Alla and I love bringing our furbabies, Percy and Rocco, to new places, so we always call ahead and make sure the place we’re going to is dog-friendly. Even if it says so in their website, we still call or message just to be extra sure. We’ve learned from the past that some have hidden conditions.
We’ve heard it all -
“We’re dog friendly as long as your dogs do not bark.” “We’re dog friendly but they can’t swim in the sea.” “We’re dog friendly but you can’t bring them inside your rooms.”
It’s practically saying, “We’re trying to attract your market-base but we really don’t know you at all.” “We kind of want to say we’re ‘this’ because it’s gaining popularity but we really don’t want you here.” “We tried this but there was time when we had [INSERT BAD EXPERIENCE HERE].”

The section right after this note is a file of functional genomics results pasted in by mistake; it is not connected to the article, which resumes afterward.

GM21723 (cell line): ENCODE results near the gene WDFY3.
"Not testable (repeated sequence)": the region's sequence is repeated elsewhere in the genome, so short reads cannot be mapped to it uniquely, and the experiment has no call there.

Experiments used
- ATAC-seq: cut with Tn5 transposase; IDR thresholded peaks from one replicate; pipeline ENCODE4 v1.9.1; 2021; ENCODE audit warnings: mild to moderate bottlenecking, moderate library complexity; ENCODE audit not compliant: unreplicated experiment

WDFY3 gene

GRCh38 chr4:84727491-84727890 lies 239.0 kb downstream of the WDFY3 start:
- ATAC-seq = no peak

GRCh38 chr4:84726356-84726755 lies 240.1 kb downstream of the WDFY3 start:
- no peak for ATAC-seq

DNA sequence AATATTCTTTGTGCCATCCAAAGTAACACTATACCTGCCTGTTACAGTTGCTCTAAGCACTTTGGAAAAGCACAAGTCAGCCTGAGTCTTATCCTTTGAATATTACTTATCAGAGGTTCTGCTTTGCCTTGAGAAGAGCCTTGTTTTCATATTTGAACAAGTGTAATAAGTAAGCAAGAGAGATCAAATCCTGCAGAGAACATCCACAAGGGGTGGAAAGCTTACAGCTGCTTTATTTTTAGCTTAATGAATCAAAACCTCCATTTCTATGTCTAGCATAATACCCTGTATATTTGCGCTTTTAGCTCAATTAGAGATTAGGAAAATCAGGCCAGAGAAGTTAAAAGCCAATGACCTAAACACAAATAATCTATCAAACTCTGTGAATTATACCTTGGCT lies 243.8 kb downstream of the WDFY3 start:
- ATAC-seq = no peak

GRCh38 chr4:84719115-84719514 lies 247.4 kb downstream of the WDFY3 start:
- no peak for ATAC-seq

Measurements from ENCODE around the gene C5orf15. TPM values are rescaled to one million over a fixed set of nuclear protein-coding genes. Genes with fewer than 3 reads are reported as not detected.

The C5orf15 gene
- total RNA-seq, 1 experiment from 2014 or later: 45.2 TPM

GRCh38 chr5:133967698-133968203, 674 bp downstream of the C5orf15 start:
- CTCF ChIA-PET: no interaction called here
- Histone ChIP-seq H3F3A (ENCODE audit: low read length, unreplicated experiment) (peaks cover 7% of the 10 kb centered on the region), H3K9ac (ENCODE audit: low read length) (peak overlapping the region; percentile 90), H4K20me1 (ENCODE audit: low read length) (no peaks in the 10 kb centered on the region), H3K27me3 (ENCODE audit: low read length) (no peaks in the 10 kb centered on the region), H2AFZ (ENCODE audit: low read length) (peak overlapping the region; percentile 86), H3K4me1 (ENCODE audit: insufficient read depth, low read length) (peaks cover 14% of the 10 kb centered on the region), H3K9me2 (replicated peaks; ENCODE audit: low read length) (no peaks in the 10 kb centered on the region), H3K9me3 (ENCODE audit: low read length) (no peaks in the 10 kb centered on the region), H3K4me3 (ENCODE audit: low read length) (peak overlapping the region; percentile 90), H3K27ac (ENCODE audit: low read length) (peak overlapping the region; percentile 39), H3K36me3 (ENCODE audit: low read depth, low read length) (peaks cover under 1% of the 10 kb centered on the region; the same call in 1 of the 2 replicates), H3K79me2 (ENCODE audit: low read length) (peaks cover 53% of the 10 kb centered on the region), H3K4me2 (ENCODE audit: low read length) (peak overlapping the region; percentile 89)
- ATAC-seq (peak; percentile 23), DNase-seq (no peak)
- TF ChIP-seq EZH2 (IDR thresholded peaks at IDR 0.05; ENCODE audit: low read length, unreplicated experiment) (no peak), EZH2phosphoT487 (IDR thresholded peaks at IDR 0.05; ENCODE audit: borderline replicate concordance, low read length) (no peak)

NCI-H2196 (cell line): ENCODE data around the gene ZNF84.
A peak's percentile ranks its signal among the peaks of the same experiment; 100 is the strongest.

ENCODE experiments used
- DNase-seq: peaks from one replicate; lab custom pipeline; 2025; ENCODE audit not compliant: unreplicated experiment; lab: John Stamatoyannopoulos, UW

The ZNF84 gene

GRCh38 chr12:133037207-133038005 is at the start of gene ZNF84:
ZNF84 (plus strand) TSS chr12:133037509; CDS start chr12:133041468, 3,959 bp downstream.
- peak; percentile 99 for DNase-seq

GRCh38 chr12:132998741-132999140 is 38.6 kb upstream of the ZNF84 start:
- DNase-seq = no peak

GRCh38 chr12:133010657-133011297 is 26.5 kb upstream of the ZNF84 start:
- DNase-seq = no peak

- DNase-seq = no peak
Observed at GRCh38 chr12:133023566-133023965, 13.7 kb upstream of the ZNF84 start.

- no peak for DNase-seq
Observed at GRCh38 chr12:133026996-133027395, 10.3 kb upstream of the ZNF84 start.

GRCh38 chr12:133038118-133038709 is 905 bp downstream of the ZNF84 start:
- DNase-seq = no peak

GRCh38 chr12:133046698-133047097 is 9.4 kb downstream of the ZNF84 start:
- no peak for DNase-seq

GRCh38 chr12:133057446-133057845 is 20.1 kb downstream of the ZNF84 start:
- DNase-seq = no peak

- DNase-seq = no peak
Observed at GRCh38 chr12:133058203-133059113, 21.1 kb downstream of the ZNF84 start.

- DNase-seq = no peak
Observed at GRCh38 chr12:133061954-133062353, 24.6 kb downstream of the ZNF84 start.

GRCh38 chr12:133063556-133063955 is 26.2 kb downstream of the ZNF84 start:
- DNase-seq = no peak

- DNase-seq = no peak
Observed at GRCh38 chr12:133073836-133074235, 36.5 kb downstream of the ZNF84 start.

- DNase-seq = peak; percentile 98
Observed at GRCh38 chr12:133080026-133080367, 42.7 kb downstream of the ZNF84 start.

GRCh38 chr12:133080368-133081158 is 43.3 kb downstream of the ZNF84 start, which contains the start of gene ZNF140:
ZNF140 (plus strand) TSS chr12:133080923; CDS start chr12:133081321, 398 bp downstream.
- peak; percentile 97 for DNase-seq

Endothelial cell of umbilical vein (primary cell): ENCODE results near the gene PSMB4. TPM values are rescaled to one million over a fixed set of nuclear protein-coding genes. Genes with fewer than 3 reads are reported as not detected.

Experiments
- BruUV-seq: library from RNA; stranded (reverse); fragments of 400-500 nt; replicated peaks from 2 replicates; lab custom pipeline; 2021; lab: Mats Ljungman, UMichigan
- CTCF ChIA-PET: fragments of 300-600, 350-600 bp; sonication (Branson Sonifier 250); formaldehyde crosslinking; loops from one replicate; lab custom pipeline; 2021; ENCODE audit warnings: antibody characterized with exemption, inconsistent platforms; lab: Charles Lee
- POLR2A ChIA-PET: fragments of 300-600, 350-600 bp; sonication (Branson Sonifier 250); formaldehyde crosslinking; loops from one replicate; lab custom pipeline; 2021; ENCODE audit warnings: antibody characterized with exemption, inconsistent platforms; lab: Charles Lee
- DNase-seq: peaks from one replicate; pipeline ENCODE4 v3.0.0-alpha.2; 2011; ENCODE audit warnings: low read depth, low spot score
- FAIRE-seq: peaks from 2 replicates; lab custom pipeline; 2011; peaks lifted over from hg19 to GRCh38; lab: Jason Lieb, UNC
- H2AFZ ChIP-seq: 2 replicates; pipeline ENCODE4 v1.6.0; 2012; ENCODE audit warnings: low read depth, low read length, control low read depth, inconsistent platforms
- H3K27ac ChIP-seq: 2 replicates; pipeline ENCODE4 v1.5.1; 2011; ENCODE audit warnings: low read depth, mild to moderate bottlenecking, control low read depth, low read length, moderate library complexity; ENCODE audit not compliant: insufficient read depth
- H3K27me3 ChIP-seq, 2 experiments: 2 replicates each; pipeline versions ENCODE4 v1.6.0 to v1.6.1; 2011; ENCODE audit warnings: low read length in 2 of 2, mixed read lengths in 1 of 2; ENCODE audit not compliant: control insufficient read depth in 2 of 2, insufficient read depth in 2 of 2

We all need policies in our business. It helps us to have a standard and manage expectations. The problem starts when policies come from fear. It becomes extreme and we forget the people that we are trying to serve.
Instead of focusing on giving them a great experience and them giving you respect, you alienate them. Alienating people is one of the stealthy things that can break your business.
When you create your policies, ask yourself these questions:
Is this policy based from a single or minute number of incidents? Is this policy alienating the people I am trying to serve? Does this policy drive away people? Does this policy actually make us a better company?
Look at your answers. If you answered YES to any of the first 3 questions above or a NO to last question, you’ve got to re-think that policy of yours.